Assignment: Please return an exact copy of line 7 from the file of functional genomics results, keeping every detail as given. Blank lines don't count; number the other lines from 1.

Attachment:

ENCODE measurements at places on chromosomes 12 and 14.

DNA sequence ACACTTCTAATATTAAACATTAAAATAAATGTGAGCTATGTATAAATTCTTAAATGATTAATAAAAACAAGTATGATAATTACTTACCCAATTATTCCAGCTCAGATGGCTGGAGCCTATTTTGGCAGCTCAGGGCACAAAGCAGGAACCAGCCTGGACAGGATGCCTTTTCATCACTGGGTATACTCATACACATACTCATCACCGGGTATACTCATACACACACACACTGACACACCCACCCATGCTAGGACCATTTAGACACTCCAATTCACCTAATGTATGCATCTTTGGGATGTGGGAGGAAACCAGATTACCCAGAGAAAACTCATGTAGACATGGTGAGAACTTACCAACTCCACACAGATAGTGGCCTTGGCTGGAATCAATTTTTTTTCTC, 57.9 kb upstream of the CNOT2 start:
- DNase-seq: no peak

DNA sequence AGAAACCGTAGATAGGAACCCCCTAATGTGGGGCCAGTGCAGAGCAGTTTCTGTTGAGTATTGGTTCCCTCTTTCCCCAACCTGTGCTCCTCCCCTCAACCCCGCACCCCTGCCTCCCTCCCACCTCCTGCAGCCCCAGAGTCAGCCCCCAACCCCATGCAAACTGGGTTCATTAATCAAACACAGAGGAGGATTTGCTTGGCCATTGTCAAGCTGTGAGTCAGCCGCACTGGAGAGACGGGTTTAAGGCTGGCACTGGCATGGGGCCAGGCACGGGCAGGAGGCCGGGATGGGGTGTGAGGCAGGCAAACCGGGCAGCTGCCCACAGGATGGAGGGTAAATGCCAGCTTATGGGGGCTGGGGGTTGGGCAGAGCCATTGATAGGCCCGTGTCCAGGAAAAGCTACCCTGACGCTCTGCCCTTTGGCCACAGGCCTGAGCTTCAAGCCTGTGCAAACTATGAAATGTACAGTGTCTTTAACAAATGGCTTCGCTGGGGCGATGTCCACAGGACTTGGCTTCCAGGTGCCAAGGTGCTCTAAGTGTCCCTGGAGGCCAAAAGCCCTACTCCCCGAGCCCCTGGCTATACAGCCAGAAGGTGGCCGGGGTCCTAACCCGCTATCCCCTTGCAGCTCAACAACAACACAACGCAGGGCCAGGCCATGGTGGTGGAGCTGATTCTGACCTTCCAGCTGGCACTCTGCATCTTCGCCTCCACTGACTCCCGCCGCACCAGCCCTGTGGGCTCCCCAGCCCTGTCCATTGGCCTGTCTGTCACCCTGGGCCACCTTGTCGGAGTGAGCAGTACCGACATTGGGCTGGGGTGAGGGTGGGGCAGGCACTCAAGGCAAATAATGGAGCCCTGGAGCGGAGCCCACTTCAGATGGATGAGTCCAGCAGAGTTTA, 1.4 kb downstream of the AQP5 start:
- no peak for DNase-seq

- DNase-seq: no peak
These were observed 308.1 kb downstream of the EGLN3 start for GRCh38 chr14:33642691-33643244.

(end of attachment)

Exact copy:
These were observed 308.1 kb downstream of the EGLN3 start for GRCh38 chr14:33642691-33643244.